“One day at dinner, I had grown up with family members watching wrestling, and it was always something that intrigued me to see because I grew up an athlete. And then, of course, being a female, seeing the girls wrestle was just, it’s cliche, but super inspiring and motivating, and it’s like, that’s something I could totally see myself doing, the gear is up my alley, the athletics is up my alley, the TV is up my alley, all of this is just something that I think like, I didn’t know what it was. Then I realized, oh, everything I’ve been pursuing was actually bits and pieces of professional wrestling. I had no idea. I was at dinner with my family and my cousin was like, I don’t know why you’ve never gotten into this. My thought was, I don’t even know where to start, how do you get into professional wrestling? He tells me, well, there’s a wrestling school down the street it’s called Texas Wrestling Academy, formerly known as Shawn Michaels Wrestling Academy. Oh, well, that sounds legit and so I ended up emailing him and I went in for my little Trial Week, and it was more of a “let’s just see if I like this”. Because I was still had grad school as what I was doing the next step, but I went to wrestling training and never left, and here I am, four years later.”

2018, you enter training and in four years, you’ve packed in a lot. You’ve been to a lot of places. So let’s, let’s start at the beginning. You were at Stardom in Japan? What was that experience like?

“I had my one-year anniversary there. So I talk about things I’m like, I feel like when I went I was thrown into the sharks, like, Hey, you’re gonna learn how to like defend yourself. You’re gonna learn how to swim. You’re gonna just learn this like even though I’m just figuring this out. How am I gonna go to a different country? I thought it was a joke when they reached out to me, I thought it was like a prank. I was like, there’s no way they’re reaching out to me already, and the more I started to see things like when the verified Instagram or Twitter followed me, I was like, this is really them talking to me. And so I was there for about two and a half months and while I was there, I already felt extra motivated and extra inspired and I thought to myself: ‘Okay, I just want to learn as much as I can and what’s the next step?’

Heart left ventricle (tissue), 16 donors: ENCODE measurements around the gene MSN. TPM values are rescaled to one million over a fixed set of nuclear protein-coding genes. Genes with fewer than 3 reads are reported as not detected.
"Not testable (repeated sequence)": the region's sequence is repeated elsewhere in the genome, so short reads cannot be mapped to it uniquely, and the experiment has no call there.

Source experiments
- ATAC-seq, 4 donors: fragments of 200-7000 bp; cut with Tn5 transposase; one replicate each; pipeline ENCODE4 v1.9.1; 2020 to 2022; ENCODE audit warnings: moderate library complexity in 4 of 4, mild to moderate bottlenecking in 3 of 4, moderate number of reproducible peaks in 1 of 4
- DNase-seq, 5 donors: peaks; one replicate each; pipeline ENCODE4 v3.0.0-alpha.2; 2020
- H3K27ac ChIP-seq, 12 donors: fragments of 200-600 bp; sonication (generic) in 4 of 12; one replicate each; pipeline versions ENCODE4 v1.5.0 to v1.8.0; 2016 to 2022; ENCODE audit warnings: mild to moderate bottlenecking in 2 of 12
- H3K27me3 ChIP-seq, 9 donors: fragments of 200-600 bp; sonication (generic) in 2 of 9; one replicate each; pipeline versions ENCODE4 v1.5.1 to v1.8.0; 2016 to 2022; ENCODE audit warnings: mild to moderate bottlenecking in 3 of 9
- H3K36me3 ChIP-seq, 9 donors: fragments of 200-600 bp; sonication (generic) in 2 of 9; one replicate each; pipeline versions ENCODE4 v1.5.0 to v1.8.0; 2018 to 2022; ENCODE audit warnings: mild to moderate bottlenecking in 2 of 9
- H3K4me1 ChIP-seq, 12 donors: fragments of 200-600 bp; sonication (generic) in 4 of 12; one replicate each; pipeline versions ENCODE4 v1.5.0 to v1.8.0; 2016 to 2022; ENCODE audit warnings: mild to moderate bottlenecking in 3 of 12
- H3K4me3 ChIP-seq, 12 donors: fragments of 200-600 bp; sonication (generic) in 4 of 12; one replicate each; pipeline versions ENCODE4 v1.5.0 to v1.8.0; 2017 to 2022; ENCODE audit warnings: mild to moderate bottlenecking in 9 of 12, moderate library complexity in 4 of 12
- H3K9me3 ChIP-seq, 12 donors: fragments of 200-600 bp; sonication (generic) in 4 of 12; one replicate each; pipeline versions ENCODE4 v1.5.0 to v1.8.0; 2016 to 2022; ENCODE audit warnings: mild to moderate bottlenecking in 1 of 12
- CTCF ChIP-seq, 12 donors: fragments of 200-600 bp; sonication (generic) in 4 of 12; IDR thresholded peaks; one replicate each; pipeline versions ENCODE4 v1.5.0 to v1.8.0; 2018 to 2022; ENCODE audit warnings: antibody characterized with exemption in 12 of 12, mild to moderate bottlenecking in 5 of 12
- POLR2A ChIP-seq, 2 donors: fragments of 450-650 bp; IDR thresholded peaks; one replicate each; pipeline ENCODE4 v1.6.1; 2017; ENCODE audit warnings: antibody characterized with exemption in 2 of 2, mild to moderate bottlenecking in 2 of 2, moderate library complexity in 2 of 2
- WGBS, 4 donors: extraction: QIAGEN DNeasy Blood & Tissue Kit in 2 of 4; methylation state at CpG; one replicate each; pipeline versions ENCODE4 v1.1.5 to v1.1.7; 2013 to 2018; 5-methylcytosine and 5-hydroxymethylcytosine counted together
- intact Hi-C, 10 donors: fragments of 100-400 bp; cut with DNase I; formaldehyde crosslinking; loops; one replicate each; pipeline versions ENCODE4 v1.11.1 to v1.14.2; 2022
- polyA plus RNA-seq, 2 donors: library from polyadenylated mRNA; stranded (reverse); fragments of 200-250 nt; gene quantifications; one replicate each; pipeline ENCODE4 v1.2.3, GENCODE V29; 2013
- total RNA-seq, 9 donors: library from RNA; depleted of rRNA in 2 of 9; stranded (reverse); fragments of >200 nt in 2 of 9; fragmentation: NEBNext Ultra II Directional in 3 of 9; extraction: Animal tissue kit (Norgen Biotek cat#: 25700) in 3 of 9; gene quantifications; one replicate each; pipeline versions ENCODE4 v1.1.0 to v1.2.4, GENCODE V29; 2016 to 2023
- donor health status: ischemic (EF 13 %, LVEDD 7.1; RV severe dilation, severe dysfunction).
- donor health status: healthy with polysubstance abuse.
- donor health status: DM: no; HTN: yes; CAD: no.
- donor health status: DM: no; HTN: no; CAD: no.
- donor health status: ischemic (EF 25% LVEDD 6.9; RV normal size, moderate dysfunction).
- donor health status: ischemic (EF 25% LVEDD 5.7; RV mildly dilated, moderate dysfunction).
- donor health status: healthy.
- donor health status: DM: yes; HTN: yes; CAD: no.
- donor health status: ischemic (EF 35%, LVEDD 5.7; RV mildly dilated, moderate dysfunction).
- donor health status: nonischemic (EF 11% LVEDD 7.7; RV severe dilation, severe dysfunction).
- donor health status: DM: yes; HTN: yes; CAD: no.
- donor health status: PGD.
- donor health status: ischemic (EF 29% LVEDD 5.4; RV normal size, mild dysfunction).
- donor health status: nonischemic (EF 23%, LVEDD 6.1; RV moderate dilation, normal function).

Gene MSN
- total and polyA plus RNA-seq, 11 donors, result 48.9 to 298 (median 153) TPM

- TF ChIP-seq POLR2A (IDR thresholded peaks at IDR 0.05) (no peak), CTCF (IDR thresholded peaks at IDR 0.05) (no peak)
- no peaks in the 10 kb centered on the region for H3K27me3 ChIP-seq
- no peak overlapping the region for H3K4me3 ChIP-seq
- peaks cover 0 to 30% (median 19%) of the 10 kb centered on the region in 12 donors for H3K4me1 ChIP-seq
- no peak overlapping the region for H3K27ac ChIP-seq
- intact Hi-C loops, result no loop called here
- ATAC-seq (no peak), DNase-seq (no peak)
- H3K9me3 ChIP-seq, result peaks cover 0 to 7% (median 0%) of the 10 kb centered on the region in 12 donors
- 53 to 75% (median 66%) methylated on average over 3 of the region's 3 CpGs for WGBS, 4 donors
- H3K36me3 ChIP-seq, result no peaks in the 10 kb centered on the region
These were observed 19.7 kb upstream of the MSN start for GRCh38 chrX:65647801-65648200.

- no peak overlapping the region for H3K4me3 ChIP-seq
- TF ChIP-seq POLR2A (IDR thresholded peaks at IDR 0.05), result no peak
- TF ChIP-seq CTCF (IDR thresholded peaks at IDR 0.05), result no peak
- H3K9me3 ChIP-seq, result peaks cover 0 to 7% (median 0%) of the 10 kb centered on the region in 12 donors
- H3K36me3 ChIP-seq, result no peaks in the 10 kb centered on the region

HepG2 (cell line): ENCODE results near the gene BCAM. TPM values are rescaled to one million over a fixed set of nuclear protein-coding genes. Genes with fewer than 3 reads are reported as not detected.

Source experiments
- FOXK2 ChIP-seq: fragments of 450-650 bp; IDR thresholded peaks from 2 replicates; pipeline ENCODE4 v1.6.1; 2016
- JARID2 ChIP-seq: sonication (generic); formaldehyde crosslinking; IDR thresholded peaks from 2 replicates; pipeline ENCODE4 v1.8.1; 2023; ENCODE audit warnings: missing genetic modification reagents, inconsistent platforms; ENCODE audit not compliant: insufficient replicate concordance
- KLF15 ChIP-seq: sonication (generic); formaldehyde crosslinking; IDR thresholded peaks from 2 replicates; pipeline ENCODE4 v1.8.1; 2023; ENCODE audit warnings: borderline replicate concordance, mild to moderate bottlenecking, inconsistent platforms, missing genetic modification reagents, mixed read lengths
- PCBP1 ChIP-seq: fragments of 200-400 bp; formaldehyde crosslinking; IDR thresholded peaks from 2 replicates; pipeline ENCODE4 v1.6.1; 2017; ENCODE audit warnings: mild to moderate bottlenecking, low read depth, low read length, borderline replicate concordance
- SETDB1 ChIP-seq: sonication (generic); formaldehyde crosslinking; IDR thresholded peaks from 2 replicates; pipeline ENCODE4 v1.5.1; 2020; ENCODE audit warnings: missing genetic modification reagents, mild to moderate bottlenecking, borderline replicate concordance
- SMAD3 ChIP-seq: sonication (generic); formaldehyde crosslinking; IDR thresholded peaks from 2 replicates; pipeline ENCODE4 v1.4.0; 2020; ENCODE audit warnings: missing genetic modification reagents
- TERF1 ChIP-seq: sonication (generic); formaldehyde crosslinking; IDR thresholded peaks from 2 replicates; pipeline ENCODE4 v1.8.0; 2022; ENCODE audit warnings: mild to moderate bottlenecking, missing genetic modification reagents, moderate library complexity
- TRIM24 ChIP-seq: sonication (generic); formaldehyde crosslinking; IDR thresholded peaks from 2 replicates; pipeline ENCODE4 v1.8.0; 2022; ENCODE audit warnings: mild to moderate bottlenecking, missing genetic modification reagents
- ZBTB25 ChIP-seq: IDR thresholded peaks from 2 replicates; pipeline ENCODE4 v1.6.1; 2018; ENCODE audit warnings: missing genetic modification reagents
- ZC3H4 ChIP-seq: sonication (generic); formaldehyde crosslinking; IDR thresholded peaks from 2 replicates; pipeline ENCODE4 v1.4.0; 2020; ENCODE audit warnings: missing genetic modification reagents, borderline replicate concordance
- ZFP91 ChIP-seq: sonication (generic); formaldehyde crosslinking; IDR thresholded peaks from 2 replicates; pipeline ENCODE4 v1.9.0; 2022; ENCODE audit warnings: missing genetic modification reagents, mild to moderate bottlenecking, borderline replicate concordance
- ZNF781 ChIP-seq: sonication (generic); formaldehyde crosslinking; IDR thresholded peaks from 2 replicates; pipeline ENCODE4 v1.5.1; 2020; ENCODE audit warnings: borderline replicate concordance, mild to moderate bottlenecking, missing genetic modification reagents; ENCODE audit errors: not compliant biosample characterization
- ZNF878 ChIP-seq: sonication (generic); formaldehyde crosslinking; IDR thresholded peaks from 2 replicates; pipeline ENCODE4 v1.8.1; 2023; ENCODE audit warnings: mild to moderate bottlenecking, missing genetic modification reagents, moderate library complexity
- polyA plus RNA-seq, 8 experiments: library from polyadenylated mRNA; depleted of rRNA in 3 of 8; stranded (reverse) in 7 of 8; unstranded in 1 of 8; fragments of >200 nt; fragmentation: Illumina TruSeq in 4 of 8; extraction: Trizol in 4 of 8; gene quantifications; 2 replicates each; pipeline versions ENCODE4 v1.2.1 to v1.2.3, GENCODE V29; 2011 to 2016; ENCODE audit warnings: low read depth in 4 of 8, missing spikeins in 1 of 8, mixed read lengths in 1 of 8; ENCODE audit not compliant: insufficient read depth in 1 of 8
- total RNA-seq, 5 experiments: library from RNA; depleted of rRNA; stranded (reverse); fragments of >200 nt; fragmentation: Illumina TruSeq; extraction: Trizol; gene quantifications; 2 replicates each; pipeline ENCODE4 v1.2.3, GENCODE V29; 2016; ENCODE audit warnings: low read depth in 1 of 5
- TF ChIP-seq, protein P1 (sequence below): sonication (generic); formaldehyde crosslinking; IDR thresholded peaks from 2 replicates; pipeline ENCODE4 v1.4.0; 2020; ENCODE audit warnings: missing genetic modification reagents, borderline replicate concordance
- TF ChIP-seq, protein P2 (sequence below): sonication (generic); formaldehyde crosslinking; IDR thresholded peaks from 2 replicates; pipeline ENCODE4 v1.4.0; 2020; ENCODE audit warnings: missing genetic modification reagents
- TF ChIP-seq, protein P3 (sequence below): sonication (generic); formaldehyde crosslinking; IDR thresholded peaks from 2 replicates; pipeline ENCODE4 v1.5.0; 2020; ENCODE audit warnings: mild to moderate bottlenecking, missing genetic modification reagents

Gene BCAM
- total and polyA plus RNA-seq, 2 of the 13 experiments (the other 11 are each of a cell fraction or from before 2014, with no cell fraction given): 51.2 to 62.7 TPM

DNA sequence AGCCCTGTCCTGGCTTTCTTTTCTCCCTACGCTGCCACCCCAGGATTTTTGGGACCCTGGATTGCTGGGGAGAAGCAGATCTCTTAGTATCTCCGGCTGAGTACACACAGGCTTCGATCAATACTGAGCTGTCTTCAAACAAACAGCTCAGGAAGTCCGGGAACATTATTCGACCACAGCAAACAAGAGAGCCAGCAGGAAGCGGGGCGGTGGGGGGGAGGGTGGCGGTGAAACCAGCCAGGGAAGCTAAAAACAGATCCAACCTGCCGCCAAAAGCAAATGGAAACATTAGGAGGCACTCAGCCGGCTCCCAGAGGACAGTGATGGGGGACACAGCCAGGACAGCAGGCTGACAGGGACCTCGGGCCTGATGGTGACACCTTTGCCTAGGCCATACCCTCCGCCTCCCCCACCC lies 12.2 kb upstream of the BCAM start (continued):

“I had a lot of my basics from Texas Wrestling Academy, and I thought, Okay, how do I continue my progress because I want to constantly be growing. I had already started going and traveling to Houston for some training sessions but I thought I want to commit to that style of training and that mentality because it is almost like a miniature NXT that Booker has there at the school. So if you want to learn that way, learn how to do TV wrestling, that’s where you go.

“I ended up moving to Houston, and going there I was Booker’s champion for a little while, and then I ended up going at the beginning of 2020, I did this seminar with a CMLL wrestler, and they ended up bringing me into CMLL and that’s how I got to go to Mexico in the beginning of 2020. I was planning on going back but then, of course, COVID happens. So that took a year and a half off, I don’t know what to do because I felt like I had all this momentum and I just had such a good routine as far as my workouts, my wrestling training. I was getting booked consistently and then it just stops.”

2019 you get a WWE tryout at the Performance Center. So what was that like compared to the other places you’ve been?

“My first tryout, when I got that invitation, I was tearing up like calling my mom like “We did this, we made it like, we’re here.” I celebrated that invitation as if I just got hired. It’s just a surreal thing, because you’re working towards something and then to finally get recognized. So then when you finally get the recognition, you think, they know who I am. This is awesome.

“I went there and was still really early in my career, it was a little after just wrestling for a year. So like, just had the advice, just build the bigger name on the Indies, everything I was doing was great so far, and I had just moved to Houston. I haven’t even really gotten a lot of that consistent training under Booker yet. So they liked that I was gonna go be there and just keep expanding. Then right after I got back from Mexico, is when I went for my second tryout, but we got sent home because it was the day after the NBA, got canceled that season because of COVID, of course. I was ready, I was training, but I was like, ‘Oh, if the NBA shut down, we’re definitely getting sent home.’ They were using the PC to do the shows. That was kind of how that one ended until later on, like a year later. I went back again for the actual official second tryout.